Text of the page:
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Kostas Kampourakis

Cambridge University Press, £22.99

This intriguing book seeks to explore why evolutionary theory is so difficult for some people to accept. Kampourakis draws on Dobzhansky (1973) by quoting that "without evolution, biology is a pile of sundry facts that make no meaningful picture as a whole".

He sets out to conquer the perceived lack of understanding of evolutionary biology, which had allowed creationism and intelligent design to take hold in many parts of the world and in many societies. He maintains this is due to the inherent counter-intuitiveness of the theory.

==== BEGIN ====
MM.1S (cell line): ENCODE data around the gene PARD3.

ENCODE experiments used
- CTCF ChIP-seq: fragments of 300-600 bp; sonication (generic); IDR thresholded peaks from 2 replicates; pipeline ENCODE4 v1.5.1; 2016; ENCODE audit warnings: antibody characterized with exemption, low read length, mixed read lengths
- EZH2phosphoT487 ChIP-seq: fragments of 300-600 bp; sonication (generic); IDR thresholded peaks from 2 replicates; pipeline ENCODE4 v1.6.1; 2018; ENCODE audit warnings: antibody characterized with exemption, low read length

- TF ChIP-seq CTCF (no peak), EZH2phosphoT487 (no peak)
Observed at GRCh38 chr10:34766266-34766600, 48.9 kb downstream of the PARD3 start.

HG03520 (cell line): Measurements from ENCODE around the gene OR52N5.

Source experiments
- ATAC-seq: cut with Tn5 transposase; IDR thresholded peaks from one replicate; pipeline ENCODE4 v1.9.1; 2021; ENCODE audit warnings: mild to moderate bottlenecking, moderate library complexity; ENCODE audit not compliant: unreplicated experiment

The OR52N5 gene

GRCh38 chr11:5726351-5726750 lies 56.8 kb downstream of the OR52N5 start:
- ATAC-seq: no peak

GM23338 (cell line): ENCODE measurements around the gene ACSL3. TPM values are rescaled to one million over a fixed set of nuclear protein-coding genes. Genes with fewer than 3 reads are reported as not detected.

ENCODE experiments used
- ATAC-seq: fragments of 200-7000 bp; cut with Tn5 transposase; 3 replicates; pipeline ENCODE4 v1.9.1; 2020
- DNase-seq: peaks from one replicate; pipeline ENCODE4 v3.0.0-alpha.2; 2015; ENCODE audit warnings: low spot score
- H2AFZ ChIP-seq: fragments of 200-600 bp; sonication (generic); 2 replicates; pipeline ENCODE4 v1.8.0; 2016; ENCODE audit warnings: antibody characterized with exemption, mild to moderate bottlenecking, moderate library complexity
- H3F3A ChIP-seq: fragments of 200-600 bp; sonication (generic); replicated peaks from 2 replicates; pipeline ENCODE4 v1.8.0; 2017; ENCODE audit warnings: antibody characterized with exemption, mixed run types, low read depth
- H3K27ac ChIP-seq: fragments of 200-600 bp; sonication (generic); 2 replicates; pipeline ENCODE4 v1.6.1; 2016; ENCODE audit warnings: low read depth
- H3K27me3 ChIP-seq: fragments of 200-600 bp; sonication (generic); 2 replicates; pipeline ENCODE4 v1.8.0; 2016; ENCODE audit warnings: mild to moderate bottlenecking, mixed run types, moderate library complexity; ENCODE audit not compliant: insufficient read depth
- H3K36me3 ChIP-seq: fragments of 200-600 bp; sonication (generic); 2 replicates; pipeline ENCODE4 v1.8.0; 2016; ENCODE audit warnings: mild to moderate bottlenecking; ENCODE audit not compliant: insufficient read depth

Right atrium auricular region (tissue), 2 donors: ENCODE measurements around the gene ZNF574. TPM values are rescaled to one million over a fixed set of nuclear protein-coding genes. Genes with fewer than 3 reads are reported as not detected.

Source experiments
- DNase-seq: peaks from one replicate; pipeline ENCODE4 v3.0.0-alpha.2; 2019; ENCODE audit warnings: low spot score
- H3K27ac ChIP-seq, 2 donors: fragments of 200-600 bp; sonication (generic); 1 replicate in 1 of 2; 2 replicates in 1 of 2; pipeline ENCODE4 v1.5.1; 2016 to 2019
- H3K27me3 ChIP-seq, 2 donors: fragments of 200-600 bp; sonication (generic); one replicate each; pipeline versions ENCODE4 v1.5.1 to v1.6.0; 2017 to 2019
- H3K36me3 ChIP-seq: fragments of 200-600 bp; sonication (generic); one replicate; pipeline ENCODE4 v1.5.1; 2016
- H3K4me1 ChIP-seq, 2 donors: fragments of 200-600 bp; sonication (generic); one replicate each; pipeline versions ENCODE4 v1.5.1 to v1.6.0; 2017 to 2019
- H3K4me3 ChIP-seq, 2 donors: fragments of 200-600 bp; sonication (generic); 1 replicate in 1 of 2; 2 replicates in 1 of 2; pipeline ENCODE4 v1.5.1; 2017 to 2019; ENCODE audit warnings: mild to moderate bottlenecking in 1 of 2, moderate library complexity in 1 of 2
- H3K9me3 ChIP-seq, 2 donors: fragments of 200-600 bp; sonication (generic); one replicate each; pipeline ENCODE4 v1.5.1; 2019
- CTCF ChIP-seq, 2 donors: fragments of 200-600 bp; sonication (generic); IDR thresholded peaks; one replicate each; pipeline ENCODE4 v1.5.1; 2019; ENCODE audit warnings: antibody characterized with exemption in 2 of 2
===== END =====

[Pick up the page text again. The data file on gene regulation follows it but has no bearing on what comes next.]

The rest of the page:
Although predominantly for graduates and undergraduates, the book has clear explanations, is well illustrated and would be accessible to any scientifically literate person.

Kampourakis tackles the relationship between world religions and evolution head on, drawing on evolutionary biologists from both sides (and on the fence) in the argument, including Richard Dawkins, Steven Jay Gould and Simon Conway Morris.

Understanding Evolution isn't another 'evolution book' in the long tradition, as it comes at the discussion from another viewpoint, tackling the causes of misunderstanding instead.

Andy Squires

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